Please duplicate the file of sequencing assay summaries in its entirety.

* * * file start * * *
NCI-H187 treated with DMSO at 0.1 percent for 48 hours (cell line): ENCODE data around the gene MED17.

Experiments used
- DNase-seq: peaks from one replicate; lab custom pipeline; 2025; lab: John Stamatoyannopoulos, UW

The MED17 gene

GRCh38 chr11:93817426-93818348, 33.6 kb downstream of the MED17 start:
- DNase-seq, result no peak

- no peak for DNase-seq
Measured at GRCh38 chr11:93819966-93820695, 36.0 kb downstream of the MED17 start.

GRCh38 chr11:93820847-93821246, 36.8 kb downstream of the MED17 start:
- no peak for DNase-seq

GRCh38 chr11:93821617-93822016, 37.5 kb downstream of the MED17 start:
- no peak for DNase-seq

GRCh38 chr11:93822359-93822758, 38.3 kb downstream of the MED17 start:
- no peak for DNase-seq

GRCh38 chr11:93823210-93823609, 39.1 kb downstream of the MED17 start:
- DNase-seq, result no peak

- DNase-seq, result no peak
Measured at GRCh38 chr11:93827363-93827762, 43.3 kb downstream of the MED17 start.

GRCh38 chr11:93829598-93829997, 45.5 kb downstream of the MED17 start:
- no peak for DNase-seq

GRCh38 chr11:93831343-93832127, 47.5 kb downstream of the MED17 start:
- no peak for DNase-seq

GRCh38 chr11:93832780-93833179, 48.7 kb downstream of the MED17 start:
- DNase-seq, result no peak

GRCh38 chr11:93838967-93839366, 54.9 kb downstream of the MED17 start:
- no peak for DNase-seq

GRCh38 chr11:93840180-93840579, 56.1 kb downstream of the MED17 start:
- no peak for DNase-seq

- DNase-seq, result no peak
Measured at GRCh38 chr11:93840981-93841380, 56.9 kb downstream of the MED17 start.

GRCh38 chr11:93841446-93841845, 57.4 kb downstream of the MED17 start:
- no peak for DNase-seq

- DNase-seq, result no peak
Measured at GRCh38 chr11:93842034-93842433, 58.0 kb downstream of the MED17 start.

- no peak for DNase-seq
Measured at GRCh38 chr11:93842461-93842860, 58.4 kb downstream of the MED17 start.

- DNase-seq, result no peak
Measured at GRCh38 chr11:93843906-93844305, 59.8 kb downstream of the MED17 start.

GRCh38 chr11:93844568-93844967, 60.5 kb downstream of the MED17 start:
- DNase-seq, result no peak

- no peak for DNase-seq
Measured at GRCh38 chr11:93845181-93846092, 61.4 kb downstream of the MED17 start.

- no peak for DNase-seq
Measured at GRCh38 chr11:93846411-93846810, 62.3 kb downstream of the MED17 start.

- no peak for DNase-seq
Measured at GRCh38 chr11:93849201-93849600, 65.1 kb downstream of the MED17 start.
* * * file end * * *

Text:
NCI-H187 treated with DMSO at 0.1 percent for 48 hours (cell line): ENCODE data around the gene MED17.

Experiments used
- DNase-seq: peaks from one replicate; lab custom pipeline; 2025; lab: John Stamatoyannopoulos, UW

The MED17 gene

GRCh38 chr11:93817426-93818348, 33.6 kb downstream of the MED17 start:
- DNase-seq, result no peak

- no peak for DNase-seq
Measured at GRCh38 chr11:93819966-93820695, 36.0 kb downstream of the MED17 start.

GRCh38 chr11:93820847-93821246, 36.8 kb downstream of the MED17 start:
- no peak for DNase-seq

GRCh38 chr11:93821617-93822016, 37.5 kb downstream of the MED17 start:
- no peak for DNase-seq

GRCh38 chr11:93822359-93822758, 38.3 kb downstream of the MED17 start:
- no peak for DNase-seq

GRCh38 chr11:93823210-93823609, 39.1 kb downstream of the MED17 start:
- DNase-seq, result no peak

- DNase-seq, result no peak
Measured at GRCh38 chr11:93827363-93827762, 43.3 kb downstream of the MED17 start.

GRCh38 chr11:93829598-93829997, 45.5 kb downstream of the MED17 start:
- no peak for DNase-seq

GRCh38 chr11:93831343-93832127, 47.5 kb downstream of the MED17 start:
- no peak for DNase-seq

GRCh38 chr11:93832780-93833179, 48.7 kb downstream of the MED17 start:
- DNase-seq, result no peak

GRCh38 chr11:93838967-93839366, 54.9 kb downstream of the MED17 start:
- no peak for DNase-seq

GRCh38 chr11:93840180-93840579, 56.1 kb downstream of the MED17 start:
- no peak for DNase-seq

- DNase-seq, result no peak
Measured at GRCh38 chr11:93840981-93841380, 56.9 kb downstream of the MED17 start.

GRCh38 chr11:93841446-93841845, 57.4 kb downstream of the MED17 start:
- no peak for DNase-seq

- DNase-seq, result no peak
Measured at GRCh38 chr11:93842034-93842433, 58.0 kb downstream of the MED17 start.

- no peak for DNase-seq
Measured at GRCh38 chr11:93842461-93842860, 58.4 kb downstream of the MED17 start.

- DNase-seq, result no peak
Measured at GRCh38 chr11:93843906-93844305, 59.8 kb downstream of the MED17 start.

GRCh38 chr11:93844568-93844967, 60.5 kb downstream of the MED17 start:
- DNase-seq, result no peak

- no peak for DNase-seq
Measured at GRCh38 chr11:93845181-93846092, 61.4 kb downstream of the MED17 start.

- no peak for DNase-seq
Measured at GRCh38 chr11:93846411-93846810, 62.3 kb downstream of the MED17 start.

- no peak for DNase-seq
Measured at GRCh38 chr11:93849201-93849600, 65.1 kb downstream of the MED17 start.